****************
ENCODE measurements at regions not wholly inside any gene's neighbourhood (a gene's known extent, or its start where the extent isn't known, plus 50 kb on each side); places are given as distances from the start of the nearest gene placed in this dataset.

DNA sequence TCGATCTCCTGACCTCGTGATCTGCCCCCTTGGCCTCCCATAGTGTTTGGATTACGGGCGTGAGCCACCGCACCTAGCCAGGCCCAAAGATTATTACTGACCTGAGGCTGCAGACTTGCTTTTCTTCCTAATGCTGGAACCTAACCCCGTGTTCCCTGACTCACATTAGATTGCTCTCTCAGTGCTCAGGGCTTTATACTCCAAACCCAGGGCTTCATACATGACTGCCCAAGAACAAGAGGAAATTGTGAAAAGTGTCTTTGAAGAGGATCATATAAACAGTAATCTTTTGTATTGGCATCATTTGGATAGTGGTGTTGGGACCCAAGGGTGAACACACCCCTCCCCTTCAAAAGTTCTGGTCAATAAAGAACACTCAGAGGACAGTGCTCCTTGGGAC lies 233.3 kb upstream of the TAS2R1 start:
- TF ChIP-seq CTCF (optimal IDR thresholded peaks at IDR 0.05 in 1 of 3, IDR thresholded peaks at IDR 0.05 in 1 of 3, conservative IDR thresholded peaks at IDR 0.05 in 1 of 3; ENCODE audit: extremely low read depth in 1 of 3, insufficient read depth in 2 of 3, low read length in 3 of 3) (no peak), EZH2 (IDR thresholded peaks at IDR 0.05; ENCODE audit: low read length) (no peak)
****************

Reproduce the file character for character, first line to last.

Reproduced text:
ENCODE measurements at regions not wholly inside any gene's neighbourhood (a gene's known extent, or its start where the extent isn't known, plus 50 kb on each side); places are given as distances from the start of the nearest gene placed in this dataset.

DNA sequence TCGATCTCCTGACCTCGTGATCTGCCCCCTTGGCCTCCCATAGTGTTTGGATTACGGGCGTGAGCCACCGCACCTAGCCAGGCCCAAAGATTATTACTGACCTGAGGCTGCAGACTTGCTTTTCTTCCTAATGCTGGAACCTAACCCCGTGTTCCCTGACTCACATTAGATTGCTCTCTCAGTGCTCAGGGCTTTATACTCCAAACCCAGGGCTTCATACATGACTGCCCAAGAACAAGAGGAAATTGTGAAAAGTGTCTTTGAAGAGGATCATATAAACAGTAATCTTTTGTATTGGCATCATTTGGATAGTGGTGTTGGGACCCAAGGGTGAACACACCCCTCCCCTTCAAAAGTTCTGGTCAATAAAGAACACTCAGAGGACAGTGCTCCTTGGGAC lies 233.3 kb upstream of the TAS2R1 start:
- TF ChIP-seq CTCF (optimal IDR thresholded peaks at IDR 0.05 in 1 of 3, IDR thresholded peaks at IDR 0.05 in 1 of 3, conservative IDR thresholded peaks at IDR 0.05 in 1 of 3; ENCODE audit: extremely low read depth in 1 of 3, insufficient read depth in 2 of 3, low read length in 3 of 3) (no peak), EZH2 (IDR thresholded peaks at IDR 0.05; ENCODE audit: low read length) (no peak)